06. Applying sed with multiple files and commands

Now let's learn how to perform two more feats - applying a sed command to multiple files, and applying multiple commands to a single file.

Invoking multiple sed commands

You'll most likely want to substitute a number of times - not just once. We can do this in a naive manner with pipes.

$ sed 's/OS/ring/g' oneOS.txt | sed 's/Linux/Mordor/g' | sed 's/hackers/orcs/g'
One ring to rule them all, One ring to find them. One ring to call them all, And in salvation bind them. In the bright land of Mordor, Where the orcs play.

This works, but there is an unnecessary amount of overhead, and uses multiple processes, making it extremely inefficient. Instead, we can use the -e option to string these substitutions together.

$ sed -e 's/OS/ring/g' -e 's/Linux/Mordor/g' -e 's/hackers/orcs/g' oneOS.txt
One ring to rule them all, One ring to find them. One ring to call them all, And in salvation bind them. In the bright land of Mordor, Where the orcs play.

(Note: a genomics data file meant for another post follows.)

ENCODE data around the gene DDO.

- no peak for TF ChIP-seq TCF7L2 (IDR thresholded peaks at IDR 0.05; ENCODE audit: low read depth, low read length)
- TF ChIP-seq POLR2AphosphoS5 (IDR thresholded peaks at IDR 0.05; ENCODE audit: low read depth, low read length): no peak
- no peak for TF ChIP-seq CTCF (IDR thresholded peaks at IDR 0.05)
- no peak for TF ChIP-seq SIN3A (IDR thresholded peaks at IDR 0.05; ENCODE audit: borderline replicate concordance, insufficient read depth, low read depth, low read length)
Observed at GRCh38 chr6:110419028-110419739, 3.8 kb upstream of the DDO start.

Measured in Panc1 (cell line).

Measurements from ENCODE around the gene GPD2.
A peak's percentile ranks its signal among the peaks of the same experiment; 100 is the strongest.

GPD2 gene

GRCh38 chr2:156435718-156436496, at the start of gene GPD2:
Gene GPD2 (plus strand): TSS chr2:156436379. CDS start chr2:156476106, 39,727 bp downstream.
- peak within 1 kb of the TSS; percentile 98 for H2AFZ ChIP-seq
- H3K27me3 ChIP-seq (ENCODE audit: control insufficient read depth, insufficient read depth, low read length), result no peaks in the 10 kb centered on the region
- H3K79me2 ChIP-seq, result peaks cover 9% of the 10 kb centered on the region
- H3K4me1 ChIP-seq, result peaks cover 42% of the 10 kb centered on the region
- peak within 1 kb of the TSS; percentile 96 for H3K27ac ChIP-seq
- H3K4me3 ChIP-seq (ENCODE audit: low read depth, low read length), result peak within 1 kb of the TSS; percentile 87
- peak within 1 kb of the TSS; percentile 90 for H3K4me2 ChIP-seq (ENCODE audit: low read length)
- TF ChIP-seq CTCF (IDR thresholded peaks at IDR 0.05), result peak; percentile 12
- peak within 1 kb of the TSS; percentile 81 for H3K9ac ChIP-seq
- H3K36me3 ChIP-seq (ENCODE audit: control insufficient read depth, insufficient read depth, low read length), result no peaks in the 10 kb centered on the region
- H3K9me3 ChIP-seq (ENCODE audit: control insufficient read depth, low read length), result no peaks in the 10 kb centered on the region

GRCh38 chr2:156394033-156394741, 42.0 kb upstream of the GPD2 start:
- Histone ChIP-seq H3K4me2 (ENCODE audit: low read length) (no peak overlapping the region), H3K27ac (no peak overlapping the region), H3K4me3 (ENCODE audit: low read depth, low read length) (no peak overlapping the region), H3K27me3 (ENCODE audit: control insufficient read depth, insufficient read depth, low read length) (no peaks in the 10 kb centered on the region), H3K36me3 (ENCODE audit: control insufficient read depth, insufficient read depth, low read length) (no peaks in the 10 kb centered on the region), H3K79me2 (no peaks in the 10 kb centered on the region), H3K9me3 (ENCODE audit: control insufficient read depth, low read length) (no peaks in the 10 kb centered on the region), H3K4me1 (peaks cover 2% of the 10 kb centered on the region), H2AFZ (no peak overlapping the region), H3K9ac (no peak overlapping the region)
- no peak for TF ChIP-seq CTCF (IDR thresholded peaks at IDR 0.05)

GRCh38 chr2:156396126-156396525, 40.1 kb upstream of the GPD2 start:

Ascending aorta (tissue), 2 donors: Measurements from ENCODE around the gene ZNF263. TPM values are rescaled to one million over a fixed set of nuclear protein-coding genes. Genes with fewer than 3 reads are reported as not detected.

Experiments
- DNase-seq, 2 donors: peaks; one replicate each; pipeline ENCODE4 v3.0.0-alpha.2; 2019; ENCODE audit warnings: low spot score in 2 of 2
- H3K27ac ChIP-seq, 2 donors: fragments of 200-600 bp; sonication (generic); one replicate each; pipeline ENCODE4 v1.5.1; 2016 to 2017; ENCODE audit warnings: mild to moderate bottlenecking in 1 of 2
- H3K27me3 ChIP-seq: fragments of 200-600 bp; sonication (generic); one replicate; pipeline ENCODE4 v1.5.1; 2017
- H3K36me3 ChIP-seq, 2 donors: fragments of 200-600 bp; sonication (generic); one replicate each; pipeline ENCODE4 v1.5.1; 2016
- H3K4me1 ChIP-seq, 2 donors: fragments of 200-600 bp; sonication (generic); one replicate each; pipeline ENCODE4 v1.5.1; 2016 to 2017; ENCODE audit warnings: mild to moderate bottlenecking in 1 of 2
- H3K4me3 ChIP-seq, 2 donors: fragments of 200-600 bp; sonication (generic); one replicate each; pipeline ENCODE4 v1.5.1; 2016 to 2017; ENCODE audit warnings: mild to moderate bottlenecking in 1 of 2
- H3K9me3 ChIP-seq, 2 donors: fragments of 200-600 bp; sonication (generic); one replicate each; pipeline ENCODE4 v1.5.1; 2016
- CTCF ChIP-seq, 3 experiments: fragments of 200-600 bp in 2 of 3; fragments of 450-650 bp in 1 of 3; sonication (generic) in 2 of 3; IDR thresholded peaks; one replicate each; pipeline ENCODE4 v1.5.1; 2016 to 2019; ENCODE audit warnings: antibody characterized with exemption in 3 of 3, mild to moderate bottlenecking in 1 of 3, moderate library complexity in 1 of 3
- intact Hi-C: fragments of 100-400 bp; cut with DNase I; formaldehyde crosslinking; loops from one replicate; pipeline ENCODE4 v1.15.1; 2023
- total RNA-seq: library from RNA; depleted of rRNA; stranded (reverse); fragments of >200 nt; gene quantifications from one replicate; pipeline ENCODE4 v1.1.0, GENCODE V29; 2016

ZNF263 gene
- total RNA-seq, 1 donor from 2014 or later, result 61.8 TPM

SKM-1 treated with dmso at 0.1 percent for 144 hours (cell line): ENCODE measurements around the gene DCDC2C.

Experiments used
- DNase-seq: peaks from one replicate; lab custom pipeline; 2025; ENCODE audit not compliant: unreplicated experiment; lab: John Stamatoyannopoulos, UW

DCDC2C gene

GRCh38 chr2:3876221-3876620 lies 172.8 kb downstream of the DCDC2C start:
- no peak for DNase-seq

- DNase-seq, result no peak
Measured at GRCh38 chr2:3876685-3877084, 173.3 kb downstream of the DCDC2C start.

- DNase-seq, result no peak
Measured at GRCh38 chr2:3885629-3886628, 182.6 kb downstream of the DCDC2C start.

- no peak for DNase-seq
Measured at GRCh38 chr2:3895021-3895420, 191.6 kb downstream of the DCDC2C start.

We may also use the semi-colon character (;) instead.

$ sed 's/OS/ring/g;s/Linux/Mordor/g;s/hackers/orcs/g' oneOS.txt
One ring to rule them all, One ring to find them. One ring to call them all, And in salvation bind them. In the bright land of Mordor, Where the orcs play.

Applying sed scripts

Oftentimes at your workstation, you'll find that you're performing the same operations for standardized formatting with sed. We could apply them all at once them with the -e or semi-colons (;) as shown before, but this can get messy and the whole process is not as portable.

A better way to perform a list of text manipulations is through a sed script. Here, we take each sed command and place them line-by-line in a single file. To run the file, we supply it as an argument to the sed command.

# mySedScript
s/rule/cure/g
s/OS/antibiotic/g
s/hackers/doctors/g

Now we call it:

$ sed -f mySedScript oneOS.txt
One antibiotic to cure them all, One antibiotic to find them. One antibiotic to call them all, And in salvation bind them. In the bright land of Linux, Where the doctors play.

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